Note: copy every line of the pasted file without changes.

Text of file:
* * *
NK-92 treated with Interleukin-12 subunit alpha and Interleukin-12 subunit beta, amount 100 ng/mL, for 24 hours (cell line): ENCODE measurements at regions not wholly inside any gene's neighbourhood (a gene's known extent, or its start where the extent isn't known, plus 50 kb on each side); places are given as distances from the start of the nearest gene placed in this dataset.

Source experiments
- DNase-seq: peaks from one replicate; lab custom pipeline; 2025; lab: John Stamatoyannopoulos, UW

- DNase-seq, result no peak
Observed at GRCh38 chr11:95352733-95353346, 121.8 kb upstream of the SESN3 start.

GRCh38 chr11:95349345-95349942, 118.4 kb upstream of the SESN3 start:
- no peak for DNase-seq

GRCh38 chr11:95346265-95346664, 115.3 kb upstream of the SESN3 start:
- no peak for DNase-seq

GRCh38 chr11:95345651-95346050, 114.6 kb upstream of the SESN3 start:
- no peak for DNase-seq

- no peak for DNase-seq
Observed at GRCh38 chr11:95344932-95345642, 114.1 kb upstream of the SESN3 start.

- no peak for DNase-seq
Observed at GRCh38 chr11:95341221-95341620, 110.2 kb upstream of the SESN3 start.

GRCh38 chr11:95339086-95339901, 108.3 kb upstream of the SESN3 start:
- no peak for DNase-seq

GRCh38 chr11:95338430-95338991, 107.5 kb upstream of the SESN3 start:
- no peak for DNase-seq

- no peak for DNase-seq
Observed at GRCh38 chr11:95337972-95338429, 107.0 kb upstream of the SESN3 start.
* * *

NK-92 treated with Interleukin-12 subunit alpha and Interleukin-12 subunit beta, amount 100 ng/mL, for 24 hours (cell line): ENCODE measurements at regions not wholly inside any gene's neighbourhood (a gene's known extent, or its start where the extent isn't known, plus 50 kb on each side); places are given as distances from the start of the nearest gene placed in this dataset.

Source experiments
- DNase-seq: peaks from one replicate; lab custom pipeline; 2025; lab: John Stamatoyannopoulos, UW

- DNase-seq, result no peak
Observed at GRCh38 chr11:95352733-95353346, 121.8 kb upstream of the SESN3 start.

GRCh38 chr11:95349345-95349942, 118.4 kb upstream of the SESN3 start:
- no peak for DNase-seq

GRCh38 chr11:95346265-95346664, 115.3 kb upstream of the SESN3 start:
- no peak for DNase-seq

GRCh38 chr11:95345651-95346050, 114.6 kb upstream of the SESN3 start:
- no peak for DNase-seq

- no peak for DNase-seq
Observed at GRCh38 chr11:95344932-95345642, 114.1 kb upstream of the SESN3 start.

- no peak for DNase-seq
Observed at GRCh38 chr11:95341221-95341620, 110.2 kb upstream of the SESN3 start.

GRCh38 chr11:95339086-95339901, 108.3 kb upstream of the SESN3 start:
- no peak for DNase-seq

GRCh38 chr11:95338430-95338991, 107.5 kb upstream of the SESN3 start:
- no peak for DNase-seq

- no peak for DNase-seq
Observed at GRCh38 chr11:95337972-95338429, 107.0 kb upstream of the SESN3 start.